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Defra Biosecurity Chip - SD0443

The Defra funded bio-security chip (BioChip) is a pan-viral microarray which enables the detection of 1132 different viruses from 40 viral families in a single test. The array itself is based around a set of 8729 capture probes designed to specific sequences for each virus as well as a full suite of protocols and bio-informatic analysis tools developed by the project consortium. The array is suited to the detection of viruses in a range of animal, bird, human, plant and honey bee hosts.

This large pan-viral array is predominantly focused on virus discovery, investigation of syndromes/disease complexes and detection of unknown or unexpected pathogens. In addition to the large pan-viral BioChip, validated capture probes have been transferred to smaller, host or disease focused arrays which are more suited to high-throughput screening applications. The use of the BioChip for either virus discovery or high-throughput screening enables considerable improvements in both the speed and cost of virus analysis when compared to conventional techniques. For example a typical analysis of a sample for 41 targets is estimated to cost 24% less in consumables and take one quarter of the instrument time for performing the equivalent analysis performed using real-time PCR. The consequences of the improvements in speed to result when dealing with incursions of exotic pathogens may be significant, slowing down spread and making subsequent containment and eradication easier.

During the course of the project the BioChip has been used to help resolve the causal agent of disease in a number of ‘real’ samples, in most cases where application of traditional techniques failed to identify the suspect virus. One example is that of an outbreak of equine encephalosis virus (EEV) in horses in Israel. The disease has never been previously diagnosed in Israel or in other locations outside southern Africa, but in late 2008, early 2009 a horse disease was identified at more than 60 locations. Initial testing using virus isolation, serological, and polymerase chain reaction (PCR) methods for 15 of the most likely causes of the disease, based on clinical signs and suspect diagnosis in two laboratories failed to identify a candidate virus. In contrast the BioChip was used to test samples and indicated the presence of EEV, which was then confirmed using PCR and DNA sequencing.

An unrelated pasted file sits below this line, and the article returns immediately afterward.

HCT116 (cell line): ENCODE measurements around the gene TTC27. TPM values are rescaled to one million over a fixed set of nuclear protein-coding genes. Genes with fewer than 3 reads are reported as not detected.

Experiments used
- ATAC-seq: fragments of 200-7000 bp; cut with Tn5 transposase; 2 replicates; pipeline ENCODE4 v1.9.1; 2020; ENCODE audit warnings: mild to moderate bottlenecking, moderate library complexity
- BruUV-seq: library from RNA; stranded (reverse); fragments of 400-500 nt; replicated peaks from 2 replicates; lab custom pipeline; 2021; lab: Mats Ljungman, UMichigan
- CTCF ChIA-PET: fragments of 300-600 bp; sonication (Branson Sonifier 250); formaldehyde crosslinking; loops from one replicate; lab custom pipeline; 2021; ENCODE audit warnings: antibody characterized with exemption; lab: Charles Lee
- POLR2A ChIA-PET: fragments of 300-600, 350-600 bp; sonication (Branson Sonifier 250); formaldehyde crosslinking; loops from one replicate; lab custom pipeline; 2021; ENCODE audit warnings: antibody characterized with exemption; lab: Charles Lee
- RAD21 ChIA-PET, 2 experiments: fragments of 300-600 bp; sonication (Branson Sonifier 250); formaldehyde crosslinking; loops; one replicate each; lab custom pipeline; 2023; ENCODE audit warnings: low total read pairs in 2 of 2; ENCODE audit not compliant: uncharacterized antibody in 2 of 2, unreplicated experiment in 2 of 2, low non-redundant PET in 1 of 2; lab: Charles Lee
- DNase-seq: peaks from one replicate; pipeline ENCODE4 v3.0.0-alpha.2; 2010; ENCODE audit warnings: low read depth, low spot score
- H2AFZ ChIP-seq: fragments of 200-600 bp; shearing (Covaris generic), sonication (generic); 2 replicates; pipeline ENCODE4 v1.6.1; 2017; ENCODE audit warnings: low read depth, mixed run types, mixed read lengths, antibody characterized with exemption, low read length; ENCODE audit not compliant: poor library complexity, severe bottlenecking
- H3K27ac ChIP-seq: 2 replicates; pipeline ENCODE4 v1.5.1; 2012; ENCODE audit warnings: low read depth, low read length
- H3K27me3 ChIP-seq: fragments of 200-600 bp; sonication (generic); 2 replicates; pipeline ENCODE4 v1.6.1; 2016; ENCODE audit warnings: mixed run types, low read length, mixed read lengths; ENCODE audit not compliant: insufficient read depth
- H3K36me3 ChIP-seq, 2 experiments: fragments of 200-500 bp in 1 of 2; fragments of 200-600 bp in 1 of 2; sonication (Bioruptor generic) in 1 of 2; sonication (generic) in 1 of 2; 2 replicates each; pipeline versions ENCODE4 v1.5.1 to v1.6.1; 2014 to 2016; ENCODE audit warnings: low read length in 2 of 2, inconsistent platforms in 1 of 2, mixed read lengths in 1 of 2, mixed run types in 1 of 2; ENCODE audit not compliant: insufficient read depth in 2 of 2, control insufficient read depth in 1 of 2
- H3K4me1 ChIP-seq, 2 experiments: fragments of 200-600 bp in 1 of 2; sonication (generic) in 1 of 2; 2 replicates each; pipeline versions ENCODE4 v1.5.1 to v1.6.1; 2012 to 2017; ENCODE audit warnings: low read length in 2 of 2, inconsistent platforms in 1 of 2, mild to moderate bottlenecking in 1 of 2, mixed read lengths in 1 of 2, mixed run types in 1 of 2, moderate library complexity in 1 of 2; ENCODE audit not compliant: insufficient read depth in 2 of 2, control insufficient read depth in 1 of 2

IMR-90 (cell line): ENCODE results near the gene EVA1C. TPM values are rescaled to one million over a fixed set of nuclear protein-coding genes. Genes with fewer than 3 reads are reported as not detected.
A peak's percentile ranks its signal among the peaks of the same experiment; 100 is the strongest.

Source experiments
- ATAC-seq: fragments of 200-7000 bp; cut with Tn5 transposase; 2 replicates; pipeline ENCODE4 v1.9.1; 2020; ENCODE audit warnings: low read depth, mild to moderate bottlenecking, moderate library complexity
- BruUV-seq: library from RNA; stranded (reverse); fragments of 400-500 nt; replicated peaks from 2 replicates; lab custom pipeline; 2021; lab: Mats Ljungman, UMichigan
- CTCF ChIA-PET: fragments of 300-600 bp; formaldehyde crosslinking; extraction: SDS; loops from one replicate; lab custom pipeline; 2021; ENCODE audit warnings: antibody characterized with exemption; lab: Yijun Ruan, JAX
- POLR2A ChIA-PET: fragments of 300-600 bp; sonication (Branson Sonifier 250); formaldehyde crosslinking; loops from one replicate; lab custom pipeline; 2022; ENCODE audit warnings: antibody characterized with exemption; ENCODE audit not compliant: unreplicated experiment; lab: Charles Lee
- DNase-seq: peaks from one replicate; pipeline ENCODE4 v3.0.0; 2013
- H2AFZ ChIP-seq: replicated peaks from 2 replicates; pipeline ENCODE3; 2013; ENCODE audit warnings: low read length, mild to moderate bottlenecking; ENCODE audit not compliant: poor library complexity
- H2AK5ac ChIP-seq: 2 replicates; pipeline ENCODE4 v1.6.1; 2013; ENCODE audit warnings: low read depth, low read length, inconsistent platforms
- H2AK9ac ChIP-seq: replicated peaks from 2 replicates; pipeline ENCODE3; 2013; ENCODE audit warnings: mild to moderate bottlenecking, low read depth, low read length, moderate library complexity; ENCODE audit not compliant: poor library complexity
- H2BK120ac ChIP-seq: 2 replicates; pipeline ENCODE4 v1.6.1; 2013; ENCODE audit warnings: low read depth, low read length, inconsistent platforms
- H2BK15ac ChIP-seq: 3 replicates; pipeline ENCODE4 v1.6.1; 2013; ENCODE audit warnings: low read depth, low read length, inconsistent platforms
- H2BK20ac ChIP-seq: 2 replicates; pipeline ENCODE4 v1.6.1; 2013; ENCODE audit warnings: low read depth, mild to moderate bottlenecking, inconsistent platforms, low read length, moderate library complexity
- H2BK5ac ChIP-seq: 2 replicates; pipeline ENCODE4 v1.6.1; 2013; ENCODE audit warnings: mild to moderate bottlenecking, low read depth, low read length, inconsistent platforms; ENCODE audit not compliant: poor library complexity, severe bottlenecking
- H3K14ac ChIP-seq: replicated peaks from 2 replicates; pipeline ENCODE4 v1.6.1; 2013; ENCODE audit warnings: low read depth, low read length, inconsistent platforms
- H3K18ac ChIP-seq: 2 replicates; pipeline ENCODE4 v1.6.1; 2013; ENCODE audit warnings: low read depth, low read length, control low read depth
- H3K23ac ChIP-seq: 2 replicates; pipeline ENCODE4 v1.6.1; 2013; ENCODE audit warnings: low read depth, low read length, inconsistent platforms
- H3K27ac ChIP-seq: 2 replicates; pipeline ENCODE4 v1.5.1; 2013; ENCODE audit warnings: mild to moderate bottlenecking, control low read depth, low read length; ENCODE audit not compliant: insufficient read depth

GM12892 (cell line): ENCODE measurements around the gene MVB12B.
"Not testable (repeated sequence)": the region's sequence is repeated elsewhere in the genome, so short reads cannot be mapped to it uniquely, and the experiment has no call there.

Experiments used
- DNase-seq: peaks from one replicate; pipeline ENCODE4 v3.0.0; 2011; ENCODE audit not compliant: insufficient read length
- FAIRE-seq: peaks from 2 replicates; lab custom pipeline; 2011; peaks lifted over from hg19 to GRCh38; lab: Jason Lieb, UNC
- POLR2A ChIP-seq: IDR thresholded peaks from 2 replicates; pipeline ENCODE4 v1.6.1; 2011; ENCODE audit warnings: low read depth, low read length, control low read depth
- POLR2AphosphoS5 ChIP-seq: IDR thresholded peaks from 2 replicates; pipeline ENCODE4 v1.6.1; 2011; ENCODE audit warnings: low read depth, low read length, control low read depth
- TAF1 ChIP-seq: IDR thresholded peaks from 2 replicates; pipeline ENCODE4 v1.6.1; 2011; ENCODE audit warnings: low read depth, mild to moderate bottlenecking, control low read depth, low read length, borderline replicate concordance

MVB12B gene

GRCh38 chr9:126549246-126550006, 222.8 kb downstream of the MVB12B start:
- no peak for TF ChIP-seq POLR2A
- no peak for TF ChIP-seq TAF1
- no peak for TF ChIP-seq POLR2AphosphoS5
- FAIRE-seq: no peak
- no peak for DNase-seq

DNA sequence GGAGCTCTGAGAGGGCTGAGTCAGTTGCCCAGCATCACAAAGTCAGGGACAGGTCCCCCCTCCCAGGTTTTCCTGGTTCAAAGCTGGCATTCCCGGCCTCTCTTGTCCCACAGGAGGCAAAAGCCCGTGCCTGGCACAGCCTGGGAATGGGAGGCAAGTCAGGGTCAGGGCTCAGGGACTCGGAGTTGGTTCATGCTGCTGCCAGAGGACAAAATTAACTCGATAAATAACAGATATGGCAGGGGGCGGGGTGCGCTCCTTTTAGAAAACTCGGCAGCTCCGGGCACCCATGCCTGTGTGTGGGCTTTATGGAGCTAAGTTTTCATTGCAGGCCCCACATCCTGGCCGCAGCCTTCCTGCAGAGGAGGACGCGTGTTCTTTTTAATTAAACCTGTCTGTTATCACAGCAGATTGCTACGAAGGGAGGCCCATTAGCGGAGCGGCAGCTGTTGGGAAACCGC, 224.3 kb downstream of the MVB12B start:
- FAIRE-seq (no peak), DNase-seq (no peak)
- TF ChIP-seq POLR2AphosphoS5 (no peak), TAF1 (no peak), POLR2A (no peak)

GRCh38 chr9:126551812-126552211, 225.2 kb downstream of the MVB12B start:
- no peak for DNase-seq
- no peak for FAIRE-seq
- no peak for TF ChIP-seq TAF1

The next steps involve making the array high throughput, more widely available and in some cases, broadening the applicability of the approach. An example of this is the further development of the honey bee virus array; detection of viruses in honey bees only scratches the surface of the complex of pests, pathogens and other microbes interacting in healthy and diseased bee colonies. As a result a high-throughput screening array based on the BioChip is in the latter stages of validation which will enable simultaneous testing of 41 pathogens, pests and other microbes that should be of great use in studies focusing on protecting the honey bee from diseases and pests.
Project Documents
• FRP - Final Report : Defra Biosecurity Chip   (1547k)
Time-Scale and Cost
From: 2006

To: 2009

Cost: £1,564,449
Contractor / Funded Organisations
Central Science Laboratory
Animal Diseases              
Avian Diseases              
Bee Diseases              
Biotech-non GM              
Fish Disease              
Method Development              
Molecular Biology              
Plant diseases